Oryx and Crake is Brave New World meets Castaway meets a plague thriller. And it is worth every minute of your time.
The day I started reading this book, my friend and co-worker, Olivia, told me how much she enjoyed this book. We had been having a discussion about the last book I read, A Canticle for Leibowitz, and she revealed that she too really liked literature of the type I'm examining this month. I was telling her how much Brave New World felt familiar in terms of today's culture and she said that she felt that Oryx and Crake was an even more familiar novel. Her fear is that that's where we're headed. I told her to stop right there and not give anything away, but I tucked that little nugget of information into the back of my head and kept it there as I was reading.
She was right...in a way. I think in a lot of ways, we're actually there already. Of course, we don't have out of control genetic splicing or an overabundance of preordered babies...yet. But Margaret Atwood touches on a lot of the issues of our own society in her futuristic world. Climate change, class structure, genetically modified foods, biohazards, the overly violent and sexualized nature of our society.
Oryx and Crake is, at face value, the story of Snowman (formerly Jimmy) who has taken on the responsibility of taking care of the Children of Crake. He is, as far as he knows, the last man on Earth, following a plague that wiped out the human population, leaving these "children" untouched. He lives in a world falling apart, overrun by genetically modified predators such as the wolvog (a wolf/dog) and the pigoon (a highly intelligent pig that was spliced with human DNA in order to provide organs and skin for human beings). How he got to this point and what it all means is slowly eked out as the book progresses through Atwood's clever use of flashbacks and flashfowards. While the story of present day Snowman moves forward in a straight line, the rest of the book takes detours into the past to answer all of the questions that pop up within the first chapter or so.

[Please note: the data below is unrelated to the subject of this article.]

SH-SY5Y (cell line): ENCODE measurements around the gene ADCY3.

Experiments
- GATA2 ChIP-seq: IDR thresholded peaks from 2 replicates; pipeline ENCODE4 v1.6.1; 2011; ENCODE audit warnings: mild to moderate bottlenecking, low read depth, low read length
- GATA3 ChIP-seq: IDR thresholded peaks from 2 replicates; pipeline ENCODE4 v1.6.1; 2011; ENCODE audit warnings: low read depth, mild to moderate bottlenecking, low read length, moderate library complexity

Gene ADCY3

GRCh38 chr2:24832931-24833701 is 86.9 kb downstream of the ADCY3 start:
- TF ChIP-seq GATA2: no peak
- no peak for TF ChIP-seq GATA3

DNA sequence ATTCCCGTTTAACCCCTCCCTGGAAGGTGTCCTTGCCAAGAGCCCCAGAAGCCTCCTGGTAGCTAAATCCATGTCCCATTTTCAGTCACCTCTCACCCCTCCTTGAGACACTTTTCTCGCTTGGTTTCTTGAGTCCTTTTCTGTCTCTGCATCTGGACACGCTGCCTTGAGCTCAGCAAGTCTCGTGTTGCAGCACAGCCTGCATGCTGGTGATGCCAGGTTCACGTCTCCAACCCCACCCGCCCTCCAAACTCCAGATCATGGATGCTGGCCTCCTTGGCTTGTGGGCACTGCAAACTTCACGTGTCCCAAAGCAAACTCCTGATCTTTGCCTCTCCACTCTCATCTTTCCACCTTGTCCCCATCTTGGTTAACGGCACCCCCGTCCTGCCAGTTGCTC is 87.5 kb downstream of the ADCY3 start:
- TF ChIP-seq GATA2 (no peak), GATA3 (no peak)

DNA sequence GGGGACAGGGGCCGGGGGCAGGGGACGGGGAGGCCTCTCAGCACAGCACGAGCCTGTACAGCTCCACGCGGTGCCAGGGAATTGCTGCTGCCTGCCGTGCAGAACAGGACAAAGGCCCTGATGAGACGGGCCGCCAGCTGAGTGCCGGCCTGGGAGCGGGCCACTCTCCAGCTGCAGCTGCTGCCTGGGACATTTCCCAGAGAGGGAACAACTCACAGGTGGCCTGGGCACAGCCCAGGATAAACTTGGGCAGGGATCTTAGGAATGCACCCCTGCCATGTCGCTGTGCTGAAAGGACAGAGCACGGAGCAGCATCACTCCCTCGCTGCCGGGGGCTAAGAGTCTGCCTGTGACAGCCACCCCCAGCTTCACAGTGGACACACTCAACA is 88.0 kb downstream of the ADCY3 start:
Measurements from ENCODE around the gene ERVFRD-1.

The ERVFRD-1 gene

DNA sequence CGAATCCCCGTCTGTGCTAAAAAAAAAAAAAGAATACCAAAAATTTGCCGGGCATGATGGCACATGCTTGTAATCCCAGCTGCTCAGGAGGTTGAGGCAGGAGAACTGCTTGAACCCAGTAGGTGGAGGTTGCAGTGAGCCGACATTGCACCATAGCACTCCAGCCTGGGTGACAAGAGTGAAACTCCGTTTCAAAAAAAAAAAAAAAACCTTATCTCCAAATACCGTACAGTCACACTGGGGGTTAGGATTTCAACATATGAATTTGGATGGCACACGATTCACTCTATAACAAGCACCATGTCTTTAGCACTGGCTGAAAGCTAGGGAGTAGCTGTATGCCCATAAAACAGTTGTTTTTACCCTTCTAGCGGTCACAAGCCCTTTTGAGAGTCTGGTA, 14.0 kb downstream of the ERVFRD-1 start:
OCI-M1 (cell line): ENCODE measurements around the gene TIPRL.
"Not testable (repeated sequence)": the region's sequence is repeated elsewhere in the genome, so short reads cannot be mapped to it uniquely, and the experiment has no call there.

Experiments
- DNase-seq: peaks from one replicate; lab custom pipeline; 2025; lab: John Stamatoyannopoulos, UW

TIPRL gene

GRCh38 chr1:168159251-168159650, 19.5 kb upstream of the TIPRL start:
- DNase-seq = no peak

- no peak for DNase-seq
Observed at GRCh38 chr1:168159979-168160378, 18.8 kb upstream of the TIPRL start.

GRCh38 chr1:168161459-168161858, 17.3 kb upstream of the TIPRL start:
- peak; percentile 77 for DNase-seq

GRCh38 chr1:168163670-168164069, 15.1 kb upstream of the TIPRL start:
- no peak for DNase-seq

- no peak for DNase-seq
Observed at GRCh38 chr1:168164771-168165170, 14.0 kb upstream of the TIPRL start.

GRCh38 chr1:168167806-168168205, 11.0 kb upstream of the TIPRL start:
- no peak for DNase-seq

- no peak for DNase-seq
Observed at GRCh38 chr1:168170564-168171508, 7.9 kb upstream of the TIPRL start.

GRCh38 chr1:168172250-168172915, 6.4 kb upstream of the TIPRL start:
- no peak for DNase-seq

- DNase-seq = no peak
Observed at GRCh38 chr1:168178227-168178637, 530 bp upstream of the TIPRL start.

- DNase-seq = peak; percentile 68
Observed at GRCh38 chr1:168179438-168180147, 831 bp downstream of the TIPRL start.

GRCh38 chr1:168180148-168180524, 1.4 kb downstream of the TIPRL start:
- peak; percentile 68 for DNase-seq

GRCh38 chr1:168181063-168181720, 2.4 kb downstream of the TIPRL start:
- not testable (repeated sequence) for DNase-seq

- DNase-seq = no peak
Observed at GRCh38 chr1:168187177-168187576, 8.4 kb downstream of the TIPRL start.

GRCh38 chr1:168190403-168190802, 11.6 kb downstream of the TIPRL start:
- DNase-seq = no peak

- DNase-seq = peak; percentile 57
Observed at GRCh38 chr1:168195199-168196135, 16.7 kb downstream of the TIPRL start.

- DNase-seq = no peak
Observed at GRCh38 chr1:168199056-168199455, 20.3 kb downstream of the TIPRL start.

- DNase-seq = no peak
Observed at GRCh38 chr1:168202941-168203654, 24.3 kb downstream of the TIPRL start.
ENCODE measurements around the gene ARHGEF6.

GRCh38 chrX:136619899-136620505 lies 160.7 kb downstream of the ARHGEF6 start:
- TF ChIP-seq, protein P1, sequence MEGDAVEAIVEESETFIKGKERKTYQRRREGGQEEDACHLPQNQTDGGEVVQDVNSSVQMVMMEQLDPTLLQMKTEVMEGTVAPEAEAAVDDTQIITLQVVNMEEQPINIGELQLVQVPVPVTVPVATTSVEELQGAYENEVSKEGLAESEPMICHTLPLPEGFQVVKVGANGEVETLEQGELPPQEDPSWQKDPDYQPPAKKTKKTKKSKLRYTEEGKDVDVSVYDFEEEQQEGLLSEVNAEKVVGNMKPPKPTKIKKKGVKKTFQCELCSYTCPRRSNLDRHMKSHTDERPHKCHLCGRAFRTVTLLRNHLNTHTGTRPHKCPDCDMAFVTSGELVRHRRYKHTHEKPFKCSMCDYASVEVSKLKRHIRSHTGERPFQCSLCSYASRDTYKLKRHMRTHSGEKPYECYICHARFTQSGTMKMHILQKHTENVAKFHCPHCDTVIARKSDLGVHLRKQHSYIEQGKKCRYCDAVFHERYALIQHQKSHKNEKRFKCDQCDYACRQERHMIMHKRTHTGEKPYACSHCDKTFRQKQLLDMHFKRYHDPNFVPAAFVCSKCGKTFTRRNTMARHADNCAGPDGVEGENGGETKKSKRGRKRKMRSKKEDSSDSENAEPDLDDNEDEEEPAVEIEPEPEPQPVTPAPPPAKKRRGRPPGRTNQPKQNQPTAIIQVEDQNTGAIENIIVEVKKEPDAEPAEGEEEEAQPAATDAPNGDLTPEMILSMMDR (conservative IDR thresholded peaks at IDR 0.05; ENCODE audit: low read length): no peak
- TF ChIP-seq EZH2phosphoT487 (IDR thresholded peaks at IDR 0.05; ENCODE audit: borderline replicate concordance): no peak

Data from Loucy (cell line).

Atwood's novel is, as always, beautiful and moving. It is also disturbing and, in some parts, sickening. This does not detract from the novel, however. In fact, it merely adds to it. The world Jimmy used to live in was corrupt and in over its head. It had devolved even though the people living in it refused to admit to that. For the most part they felt that things were fine and that this was the way things were supposed to be.
Things were not as they were supposed to be.
In Atwood's vision of the future, science is the only thing worth studying. Anything else is seen as being below contempt. The arts are neglected; scientists have holed themselves up inside compounds with their own homes, malls, and schools, leaving the rest of the population to live in the "pleeblands". They raise themselves up to be pillars of morality when in actuality they are immoral, corrupt, and, in some cases, almost evil. They do experiments on the people who live in the "pleeblands" and try to develop new and different pills and medical procedures to cure whatever ails you. The only problem is...what happens when you run out of diseases to cure?
I won't answer that question, because I highly recommend reading this book. What I will say is that the Earth Atwood created is so eerily similar to our own that I felt physically ill during some parts of the book. She was, I suspect, writing what she believes are the consequences of our current problems in society. We didn't try to stop global warming, so the seas rose, many places dried up, there were famines and floods and chaos. We aren't trying to slow down our studies of the genetic structure of things, and that led to splicing everything (including a snake and a rat, the "snat" *shudder*) and putting farmers out of business through genetic modification. We continue to privatize everything in society, including education, and that led to walled off compounds and students literally being auctioned off to colleges. We didn't curb our more base appetites, which gave rise to snuff films, child porn, and other atrocities being easily accessed on the internet.